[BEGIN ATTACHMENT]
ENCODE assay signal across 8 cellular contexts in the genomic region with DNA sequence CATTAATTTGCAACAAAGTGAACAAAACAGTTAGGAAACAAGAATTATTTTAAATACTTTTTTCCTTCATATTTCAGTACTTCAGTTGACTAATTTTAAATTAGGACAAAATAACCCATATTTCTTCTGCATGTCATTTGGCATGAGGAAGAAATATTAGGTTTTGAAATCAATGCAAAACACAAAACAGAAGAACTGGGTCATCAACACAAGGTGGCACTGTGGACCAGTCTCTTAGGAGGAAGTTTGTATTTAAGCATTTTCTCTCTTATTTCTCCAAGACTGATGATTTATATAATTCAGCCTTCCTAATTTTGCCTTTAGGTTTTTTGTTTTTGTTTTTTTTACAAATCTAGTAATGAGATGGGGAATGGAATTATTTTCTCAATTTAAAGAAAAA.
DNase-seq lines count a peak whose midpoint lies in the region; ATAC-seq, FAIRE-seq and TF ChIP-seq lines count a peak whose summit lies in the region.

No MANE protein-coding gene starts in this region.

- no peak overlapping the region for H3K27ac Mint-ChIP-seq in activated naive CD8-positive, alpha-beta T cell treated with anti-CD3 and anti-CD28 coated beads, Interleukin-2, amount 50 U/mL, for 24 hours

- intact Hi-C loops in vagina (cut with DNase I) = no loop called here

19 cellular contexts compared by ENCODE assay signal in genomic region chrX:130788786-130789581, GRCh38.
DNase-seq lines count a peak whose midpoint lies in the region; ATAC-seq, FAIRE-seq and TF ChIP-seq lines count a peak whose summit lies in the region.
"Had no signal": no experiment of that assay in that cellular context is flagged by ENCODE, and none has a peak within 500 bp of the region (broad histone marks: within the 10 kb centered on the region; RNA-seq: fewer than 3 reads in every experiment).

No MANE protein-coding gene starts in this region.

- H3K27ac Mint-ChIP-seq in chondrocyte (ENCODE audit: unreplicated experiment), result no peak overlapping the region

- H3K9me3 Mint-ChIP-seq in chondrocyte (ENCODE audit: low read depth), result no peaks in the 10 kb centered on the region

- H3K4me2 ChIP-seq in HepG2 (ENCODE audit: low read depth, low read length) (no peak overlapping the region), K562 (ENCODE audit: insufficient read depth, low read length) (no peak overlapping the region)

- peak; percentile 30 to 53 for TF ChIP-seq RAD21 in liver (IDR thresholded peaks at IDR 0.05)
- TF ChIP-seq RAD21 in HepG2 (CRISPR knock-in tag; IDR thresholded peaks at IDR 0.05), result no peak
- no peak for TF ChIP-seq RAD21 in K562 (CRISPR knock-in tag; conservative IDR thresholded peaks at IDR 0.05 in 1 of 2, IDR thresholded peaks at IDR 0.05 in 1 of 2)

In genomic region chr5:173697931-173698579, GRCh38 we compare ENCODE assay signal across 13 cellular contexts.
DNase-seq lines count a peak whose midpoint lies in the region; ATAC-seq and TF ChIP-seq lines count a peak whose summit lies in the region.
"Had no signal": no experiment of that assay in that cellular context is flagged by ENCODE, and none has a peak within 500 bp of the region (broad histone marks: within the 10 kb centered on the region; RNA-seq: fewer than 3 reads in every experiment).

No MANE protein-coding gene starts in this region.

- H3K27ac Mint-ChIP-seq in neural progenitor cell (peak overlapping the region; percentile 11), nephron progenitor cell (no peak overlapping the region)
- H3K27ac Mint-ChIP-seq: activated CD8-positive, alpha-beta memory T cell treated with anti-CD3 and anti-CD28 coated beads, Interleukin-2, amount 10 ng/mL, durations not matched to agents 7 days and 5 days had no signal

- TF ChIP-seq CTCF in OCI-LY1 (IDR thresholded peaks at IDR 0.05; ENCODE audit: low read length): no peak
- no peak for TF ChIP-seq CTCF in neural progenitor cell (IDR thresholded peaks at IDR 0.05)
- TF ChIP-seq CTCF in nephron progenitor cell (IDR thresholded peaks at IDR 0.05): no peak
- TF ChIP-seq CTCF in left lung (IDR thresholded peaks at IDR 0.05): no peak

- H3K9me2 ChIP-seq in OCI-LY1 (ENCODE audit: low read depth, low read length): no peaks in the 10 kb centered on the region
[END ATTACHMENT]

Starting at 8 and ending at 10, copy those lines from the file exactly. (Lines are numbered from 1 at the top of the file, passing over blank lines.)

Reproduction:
"Had no signal": no experiment of that assay in that cellular context is flagged by ENCODE, and none has a peak within 500 bp of the region (broad histone marks: within the 10 kb centered on the region; RNA-seq: fewer than 3 reads in every experiment).

No MANE protein-coding gene starts in this region.

- H3K27ac Mint-ChIP-seq in chondrocyte (ENCODE audit: unreplicated experiment), result no peak overlapping the region